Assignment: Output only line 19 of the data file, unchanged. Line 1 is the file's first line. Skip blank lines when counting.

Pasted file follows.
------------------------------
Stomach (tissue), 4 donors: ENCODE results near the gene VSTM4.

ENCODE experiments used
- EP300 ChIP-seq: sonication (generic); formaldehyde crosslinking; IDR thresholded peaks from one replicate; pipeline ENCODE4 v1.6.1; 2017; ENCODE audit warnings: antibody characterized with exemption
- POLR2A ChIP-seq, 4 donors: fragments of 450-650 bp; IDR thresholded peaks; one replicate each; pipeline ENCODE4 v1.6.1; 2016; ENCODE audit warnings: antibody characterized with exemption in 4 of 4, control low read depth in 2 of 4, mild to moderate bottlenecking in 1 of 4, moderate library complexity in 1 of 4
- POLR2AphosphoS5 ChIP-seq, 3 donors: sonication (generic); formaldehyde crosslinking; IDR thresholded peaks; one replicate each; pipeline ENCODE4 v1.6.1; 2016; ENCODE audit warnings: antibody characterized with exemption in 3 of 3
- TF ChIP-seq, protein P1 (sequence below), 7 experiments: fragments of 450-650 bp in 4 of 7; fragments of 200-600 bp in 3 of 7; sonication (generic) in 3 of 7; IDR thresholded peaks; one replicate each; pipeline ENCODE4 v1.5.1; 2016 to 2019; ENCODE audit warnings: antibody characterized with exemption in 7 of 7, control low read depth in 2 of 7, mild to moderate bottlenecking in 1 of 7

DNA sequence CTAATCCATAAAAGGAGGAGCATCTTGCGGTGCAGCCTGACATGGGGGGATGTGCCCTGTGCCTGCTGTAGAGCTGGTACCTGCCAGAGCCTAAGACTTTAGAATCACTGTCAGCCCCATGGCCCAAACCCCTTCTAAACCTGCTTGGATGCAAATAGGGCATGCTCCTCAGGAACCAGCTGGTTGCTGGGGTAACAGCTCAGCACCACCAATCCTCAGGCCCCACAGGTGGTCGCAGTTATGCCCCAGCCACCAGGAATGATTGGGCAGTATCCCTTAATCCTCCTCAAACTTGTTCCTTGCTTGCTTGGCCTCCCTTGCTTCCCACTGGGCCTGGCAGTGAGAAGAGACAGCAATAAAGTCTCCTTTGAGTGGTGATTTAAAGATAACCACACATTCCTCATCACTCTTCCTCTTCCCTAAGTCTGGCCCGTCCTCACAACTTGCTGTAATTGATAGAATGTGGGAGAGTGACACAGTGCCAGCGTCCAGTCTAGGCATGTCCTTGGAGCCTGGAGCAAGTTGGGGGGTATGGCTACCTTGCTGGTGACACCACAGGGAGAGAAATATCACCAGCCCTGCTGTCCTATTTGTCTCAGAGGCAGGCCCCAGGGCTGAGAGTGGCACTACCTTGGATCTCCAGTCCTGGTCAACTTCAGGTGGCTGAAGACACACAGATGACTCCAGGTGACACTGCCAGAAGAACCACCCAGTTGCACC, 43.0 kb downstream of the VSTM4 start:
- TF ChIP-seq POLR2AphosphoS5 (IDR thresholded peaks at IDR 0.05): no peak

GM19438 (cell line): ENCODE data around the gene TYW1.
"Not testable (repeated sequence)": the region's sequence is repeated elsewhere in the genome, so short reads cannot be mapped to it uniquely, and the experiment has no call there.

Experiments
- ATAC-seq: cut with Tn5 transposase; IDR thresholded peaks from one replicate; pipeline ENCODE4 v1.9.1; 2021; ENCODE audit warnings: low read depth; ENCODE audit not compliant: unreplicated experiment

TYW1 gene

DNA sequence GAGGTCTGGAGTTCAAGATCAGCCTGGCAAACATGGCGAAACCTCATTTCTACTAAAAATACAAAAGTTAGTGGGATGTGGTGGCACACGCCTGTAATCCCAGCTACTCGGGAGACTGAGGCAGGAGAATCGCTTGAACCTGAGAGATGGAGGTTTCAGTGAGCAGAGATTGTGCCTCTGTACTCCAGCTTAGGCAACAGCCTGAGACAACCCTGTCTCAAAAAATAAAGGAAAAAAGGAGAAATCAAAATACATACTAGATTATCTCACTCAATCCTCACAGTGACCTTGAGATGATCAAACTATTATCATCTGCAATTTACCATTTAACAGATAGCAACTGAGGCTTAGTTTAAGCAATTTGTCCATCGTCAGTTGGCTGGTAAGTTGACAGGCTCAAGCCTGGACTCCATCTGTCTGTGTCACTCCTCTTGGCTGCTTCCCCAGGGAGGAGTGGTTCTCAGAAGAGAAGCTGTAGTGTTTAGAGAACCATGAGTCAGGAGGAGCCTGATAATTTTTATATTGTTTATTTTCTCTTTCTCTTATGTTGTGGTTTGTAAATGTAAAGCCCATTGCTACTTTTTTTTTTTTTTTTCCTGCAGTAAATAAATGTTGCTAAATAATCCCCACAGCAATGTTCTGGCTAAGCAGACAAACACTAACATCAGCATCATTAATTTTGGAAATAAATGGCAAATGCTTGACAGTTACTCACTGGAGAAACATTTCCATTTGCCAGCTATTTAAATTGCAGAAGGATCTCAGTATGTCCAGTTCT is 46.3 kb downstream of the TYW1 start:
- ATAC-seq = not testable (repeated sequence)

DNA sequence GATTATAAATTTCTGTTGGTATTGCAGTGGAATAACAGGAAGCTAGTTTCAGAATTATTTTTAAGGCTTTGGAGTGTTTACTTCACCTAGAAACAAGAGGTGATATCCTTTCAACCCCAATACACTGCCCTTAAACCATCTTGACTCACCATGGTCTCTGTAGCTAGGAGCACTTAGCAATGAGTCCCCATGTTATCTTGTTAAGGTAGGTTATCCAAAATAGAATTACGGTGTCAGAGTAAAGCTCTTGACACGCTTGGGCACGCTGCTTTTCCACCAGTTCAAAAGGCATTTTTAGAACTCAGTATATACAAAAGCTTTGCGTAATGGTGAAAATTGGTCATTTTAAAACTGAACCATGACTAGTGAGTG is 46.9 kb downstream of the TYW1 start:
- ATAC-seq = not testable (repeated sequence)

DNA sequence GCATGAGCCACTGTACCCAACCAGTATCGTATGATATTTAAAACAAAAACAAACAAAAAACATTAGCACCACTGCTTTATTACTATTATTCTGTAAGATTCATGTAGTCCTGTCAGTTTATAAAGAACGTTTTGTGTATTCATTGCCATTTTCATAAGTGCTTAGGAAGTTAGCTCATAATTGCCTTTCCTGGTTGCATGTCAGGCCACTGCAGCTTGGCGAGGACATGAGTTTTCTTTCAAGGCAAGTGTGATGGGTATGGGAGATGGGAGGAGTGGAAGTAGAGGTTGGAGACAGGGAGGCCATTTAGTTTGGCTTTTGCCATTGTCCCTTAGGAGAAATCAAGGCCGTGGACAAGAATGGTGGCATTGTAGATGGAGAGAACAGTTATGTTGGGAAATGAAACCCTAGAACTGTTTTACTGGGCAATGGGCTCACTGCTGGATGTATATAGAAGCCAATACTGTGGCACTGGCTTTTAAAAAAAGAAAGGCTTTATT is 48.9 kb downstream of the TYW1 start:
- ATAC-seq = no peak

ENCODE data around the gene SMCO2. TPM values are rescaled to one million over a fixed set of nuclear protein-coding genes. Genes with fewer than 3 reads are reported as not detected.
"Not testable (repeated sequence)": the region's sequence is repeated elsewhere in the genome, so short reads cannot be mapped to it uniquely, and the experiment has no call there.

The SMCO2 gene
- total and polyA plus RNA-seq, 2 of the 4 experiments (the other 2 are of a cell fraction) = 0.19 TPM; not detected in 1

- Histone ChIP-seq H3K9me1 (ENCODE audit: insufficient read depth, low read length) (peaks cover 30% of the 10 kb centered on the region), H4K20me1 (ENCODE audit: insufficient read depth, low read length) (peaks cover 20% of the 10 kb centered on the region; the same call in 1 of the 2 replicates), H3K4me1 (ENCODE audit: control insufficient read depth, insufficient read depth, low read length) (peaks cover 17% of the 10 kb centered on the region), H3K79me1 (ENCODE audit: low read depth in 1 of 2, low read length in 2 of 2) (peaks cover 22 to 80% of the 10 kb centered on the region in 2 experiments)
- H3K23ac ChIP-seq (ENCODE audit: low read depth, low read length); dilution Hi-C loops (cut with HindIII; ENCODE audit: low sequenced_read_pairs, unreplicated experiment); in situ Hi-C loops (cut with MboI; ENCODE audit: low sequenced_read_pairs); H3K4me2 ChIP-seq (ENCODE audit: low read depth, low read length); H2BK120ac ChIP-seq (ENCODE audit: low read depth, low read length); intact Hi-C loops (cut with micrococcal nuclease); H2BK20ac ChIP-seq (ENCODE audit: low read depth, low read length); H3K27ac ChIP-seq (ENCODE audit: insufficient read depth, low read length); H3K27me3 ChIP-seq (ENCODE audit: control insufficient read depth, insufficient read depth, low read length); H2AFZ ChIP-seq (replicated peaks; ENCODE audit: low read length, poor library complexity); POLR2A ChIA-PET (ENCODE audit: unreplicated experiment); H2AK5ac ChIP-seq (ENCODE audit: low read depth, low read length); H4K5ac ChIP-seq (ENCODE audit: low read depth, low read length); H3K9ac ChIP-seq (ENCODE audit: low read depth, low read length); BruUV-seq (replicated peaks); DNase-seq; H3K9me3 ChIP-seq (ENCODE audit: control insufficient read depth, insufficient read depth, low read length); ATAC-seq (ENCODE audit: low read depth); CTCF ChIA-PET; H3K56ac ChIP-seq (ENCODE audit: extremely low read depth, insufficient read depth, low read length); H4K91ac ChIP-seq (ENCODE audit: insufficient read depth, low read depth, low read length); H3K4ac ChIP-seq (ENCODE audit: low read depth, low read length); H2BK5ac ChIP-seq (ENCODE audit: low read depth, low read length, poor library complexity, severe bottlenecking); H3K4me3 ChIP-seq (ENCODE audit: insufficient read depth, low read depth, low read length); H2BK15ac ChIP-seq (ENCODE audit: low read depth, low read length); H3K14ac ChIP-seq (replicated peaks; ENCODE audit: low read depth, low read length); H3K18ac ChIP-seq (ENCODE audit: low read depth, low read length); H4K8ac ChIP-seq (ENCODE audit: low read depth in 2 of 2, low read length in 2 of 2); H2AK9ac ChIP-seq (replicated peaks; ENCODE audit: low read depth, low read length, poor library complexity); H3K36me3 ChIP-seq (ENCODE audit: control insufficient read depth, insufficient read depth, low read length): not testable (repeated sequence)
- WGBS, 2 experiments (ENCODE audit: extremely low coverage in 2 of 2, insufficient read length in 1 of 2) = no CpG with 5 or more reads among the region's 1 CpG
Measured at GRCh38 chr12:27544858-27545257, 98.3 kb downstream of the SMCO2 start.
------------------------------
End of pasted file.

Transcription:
- ATAC-seq = no peak